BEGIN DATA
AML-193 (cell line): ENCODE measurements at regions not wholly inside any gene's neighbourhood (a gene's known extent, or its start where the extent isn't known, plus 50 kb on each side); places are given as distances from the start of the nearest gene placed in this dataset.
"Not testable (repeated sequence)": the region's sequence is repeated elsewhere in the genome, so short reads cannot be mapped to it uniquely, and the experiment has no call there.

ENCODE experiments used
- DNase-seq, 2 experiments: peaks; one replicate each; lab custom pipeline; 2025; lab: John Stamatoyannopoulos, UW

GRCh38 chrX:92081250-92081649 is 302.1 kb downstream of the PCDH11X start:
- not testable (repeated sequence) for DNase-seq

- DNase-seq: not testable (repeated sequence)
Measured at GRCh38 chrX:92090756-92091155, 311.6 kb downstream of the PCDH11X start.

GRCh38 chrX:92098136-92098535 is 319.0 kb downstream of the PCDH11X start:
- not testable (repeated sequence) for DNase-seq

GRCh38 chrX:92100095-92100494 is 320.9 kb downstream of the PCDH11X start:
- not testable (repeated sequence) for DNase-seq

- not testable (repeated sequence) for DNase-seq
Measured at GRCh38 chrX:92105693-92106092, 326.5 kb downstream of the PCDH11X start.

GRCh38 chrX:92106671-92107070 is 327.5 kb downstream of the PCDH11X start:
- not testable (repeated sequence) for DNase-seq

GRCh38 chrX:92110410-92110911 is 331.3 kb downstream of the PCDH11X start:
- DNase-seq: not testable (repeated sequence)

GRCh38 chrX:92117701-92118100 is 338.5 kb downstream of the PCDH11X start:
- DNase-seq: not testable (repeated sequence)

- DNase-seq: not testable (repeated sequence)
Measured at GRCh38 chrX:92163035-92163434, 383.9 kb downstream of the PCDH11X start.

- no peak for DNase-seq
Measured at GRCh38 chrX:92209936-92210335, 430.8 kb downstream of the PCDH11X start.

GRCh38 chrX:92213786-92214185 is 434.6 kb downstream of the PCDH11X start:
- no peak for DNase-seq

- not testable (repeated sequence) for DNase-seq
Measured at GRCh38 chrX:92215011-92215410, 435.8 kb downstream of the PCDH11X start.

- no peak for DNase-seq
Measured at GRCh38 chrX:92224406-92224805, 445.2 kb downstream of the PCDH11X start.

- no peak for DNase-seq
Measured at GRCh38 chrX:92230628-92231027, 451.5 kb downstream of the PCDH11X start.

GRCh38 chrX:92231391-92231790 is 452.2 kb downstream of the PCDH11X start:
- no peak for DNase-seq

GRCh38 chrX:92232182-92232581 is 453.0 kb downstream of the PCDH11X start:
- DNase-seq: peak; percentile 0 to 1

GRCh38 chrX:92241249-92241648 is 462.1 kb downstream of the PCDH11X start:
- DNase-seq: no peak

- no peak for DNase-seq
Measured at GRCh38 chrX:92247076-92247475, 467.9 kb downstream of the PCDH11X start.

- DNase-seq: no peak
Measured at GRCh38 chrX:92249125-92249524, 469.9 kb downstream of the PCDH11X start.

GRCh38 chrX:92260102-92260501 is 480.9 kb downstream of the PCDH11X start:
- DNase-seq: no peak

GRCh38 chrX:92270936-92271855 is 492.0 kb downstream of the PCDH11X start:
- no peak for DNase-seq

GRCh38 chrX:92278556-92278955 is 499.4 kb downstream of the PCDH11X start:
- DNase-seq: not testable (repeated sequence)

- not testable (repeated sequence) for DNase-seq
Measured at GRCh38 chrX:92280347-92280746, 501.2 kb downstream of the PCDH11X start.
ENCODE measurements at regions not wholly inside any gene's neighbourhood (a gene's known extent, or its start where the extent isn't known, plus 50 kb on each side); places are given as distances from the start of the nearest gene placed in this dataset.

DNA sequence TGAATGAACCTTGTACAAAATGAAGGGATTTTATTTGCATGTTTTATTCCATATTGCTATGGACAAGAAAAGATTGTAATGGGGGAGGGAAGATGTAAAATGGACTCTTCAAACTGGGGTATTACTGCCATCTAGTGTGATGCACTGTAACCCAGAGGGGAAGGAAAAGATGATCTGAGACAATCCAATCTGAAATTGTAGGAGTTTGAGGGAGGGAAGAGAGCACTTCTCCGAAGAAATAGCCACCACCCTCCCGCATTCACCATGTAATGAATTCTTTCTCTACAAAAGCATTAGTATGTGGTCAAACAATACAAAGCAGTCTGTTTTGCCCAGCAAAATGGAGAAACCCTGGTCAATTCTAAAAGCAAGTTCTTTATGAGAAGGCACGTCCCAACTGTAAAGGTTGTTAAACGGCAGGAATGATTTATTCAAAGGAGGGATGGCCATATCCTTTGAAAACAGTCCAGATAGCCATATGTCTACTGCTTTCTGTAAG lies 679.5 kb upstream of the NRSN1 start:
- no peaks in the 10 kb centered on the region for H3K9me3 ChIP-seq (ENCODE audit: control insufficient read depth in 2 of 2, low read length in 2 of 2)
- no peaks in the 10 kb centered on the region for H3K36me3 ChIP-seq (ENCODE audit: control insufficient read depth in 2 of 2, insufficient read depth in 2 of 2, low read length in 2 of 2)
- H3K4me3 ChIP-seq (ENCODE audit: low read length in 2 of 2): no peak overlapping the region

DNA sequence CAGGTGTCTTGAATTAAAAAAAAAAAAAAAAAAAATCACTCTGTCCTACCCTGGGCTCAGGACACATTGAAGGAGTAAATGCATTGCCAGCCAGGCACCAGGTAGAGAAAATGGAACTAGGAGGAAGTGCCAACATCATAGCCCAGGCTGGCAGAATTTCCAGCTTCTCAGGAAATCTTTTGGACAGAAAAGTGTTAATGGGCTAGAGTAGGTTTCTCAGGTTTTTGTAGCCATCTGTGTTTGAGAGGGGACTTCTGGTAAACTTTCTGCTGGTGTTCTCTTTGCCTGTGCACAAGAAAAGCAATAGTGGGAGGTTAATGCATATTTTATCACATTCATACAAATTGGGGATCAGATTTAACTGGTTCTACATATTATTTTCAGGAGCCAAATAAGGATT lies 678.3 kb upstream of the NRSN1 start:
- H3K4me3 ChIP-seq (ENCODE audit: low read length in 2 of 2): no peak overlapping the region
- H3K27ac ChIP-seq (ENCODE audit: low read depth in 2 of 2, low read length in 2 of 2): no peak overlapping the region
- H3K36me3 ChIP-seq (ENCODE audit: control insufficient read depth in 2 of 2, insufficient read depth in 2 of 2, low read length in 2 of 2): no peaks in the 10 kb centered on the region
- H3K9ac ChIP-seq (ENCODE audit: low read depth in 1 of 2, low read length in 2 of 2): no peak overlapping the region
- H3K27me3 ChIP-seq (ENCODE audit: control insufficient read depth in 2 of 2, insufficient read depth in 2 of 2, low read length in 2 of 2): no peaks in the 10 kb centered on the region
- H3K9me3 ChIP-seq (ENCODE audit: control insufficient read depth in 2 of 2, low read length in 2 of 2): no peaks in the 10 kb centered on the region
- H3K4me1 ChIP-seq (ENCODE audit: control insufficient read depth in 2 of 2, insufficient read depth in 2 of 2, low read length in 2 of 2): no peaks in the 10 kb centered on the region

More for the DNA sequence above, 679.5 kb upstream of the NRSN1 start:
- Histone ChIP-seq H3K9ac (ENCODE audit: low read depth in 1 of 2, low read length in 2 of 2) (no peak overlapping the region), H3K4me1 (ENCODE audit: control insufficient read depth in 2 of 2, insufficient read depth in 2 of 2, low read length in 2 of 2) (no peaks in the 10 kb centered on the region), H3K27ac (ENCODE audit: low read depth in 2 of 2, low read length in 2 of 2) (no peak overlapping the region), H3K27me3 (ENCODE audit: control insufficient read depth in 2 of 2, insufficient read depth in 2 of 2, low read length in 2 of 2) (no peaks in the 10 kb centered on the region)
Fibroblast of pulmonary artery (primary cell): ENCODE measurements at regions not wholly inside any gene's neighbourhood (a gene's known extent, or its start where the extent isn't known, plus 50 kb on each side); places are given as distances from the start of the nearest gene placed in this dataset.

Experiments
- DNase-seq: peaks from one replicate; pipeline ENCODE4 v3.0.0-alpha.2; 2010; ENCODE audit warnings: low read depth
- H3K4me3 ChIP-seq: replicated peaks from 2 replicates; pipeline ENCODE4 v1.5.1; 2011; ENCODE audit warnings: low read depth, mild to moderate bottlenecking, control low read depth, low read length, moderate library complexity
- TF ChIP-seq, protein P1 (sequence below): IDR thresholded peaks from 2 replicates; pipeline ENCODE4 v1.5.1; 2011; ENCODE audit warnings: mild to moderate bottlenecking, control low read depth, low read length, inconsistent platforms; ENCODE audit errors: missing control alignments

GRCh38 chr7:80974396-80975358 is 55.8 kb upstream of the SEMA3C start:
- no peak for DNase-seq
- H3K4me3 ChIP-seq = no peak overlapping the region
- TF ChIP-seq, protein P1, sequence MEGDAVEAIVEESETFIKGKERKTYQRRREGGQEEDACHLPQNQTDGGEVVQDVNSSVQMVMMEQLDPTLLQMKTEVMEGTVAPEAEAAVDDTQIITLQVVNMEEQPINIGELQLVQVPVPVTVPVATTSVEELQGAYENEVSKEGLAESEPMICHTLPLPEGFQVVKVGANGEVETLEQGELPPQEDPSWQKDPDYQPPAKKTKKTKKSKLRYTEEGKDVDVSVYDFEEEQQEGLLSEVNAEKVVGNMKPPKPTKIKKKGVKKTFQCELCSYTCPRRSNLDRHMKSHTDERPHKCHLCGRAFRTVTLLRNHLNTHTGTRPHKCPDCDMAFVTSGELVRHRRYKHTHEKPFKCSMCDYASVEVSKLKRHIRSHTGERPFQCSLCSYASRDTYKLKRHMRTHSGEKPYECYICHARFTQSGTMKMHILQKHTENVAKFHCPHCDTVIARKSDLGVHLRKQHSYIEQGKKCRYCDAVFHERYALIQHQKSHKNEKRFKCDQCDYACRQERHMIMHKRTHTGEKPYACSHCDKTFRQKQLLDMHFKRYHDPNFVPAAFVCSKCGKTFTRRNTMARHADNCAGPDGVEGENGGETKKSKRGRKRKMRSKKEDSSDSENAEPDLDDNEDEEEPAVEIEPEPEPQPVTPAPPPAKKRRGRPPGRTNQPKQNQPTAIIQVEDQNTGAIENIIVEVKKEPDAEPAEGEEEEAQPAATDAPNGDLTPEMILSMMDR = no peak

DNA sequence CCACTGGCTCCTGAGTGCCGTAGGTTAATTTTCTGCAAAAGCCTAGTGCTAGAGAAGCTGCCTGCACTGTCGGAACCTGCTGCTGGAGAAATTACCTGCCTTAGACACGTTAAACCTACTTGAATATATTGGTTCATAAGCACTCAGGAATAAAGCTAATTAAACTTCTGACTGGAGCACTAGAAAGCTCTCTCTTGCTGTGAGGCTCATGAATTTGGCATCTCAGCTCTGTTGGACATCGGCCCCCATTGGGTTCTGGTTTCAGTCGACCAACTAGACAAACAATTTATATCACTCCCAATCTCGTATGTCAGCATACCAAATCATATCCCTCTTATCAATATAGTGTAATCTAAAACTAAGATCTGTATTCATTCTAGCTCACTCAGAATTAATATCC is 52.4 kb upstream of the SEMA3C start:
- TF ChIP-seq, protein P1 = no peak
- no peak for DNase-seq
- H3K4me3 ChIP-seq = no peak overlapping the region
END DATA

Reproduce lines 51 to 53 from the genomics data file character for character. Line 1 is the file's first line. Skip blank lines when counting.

ENCODE measurements at regions not wholly inside any gene's neighbourhood (a gene's known extent, or its start where the extent isn't known, plus 50 kb on each side); places are given as distances from the start of the nearest gene placed in this dataset.

DNA sequence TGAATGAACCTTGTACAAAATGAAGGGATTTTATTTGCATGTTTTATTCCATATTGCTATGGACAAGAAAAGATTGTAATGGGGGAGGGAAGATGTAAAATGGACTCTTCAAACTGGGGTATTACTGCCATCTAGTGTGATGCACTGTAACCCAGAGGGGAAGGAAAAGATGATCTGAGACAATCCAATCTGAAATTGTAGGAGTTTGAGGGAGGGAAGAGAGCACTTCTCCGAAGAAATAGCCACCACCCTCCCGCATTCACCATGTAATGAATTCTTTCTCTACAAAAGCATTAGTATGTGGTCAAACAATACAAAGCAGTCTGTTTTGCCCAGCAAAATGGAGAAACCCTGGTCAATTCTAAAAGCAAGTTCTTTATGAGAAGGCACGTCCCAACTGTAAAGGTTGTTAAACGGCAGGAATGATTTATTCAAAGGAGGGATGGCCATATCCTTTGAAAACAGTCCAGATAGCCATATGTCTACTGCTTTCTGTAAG lies 679.5 kb upstream of the NRSN1 start:
- no peaks in the 10 kb centered on the region for H3K9me3 ChIP-seq (ENCODE audit: control insufficient read depth in 2 of 2, low read length in 2 of 2)